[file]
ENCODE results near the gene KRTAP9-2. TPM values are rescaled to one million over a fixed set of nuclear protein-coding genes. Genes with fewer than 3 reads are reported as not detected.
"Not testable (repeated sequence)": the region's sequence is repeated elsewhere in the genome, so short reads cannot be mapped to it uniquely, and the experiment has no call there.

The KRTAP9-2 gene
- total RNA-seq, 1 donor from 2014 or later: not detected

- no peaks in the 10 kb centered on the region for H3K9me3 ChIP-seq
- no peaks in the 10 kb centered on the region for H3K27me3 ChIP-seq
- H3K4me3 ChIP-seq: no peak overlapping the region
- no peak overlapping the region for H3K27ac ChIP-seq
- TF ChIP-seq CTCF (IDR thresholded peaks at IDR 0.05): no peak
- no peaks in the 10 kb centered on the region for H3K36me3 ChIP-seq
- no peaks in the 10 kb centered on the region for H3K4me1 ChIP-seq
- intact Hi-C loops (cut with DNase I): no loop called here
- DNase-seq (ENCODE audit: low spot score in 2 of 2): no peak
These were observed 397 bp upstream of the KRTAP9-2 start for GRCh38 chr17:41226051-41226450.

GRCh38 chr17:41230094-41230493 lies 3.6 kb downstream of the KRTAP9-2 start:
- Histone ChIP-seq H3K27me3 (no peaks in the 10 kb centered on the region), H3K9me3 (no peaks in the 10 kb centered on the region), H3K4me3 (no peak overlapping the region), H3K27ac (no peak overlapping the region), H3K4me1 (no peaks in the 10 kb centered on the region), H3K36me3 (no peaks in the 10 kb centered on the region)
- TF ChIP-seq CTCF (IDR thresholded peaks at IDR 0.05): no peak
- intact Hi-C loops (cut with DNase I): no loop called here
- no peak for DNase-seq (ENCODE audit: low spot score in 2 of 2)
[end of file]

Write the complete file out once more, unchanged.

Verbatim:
ENCODE results near the gene KRTAP9-2. TPM values are rescaled to one million over a fixed set of nuclear protein-coding genes. Genes with fewer than 3 reads are reported as not detected.
"Not testable (repeated sequence)": the region's sequence is repeated elsewhere in the genome, so short reads cannot be mapped to it uniquely, and the experiment has no call there.

The KRTAP9-2 gene
- total RNA-seq, 1 donor from 2014 or later: not detected

- no peaks in the 10 kb centered on the region for H3K9me3 ChIP-seq
- no peaks in the 10 kb centered on the region for H3K27me3 ChIP-seq
- H3K4me3 ChIP-seq: no peak overlapping the region
- no peak overlapping the region for H3K27ac ChIP-seq
- TF ChIP-seq CTCF (IDR thresholded peaks at IDR 0.05): no peak
- no peaks in the 10 kb centered on the region for H3K36me3 ChIP-seq
- no peaks in the 10 kb centered on the region for H3K4me1 ChIP-seq
- intact Hi-C loops (cut with DNase I): no loop called here
- DNase-seq (ENCODE audit: low spot score in 2 of 2): no peak
These were observed 397 bp upstream of the KRTAP9-2 start for GRCh38 chr17:41226051-41226450.

GRCh38 chr17:41230094-41230493 lies 3.6 kb downstream of the KRTAP9-2 start:
- Histone ChIP-seq H3K27me3 (no peaks in the 10 kb centered on the region), H3K9me3 (no peaks in the 10 kb centered on the region), H3K4me3 (no peak overlapping the region), H3K27ac (no peak overlapping the region), H3K4me1 (no peaks in the 10 kb centered on the region), H3K36me3 (no peaks in the 10 kb centered on the region)
- TF ChIP-seq CTCF (IDR thresholded peaks at IDR 0.05): no peak
- intact Hi-C loops (cut with DNase I): no loop called here
- no peak for DNase-seq (ENCODE audit: low spot score in 2 of 2)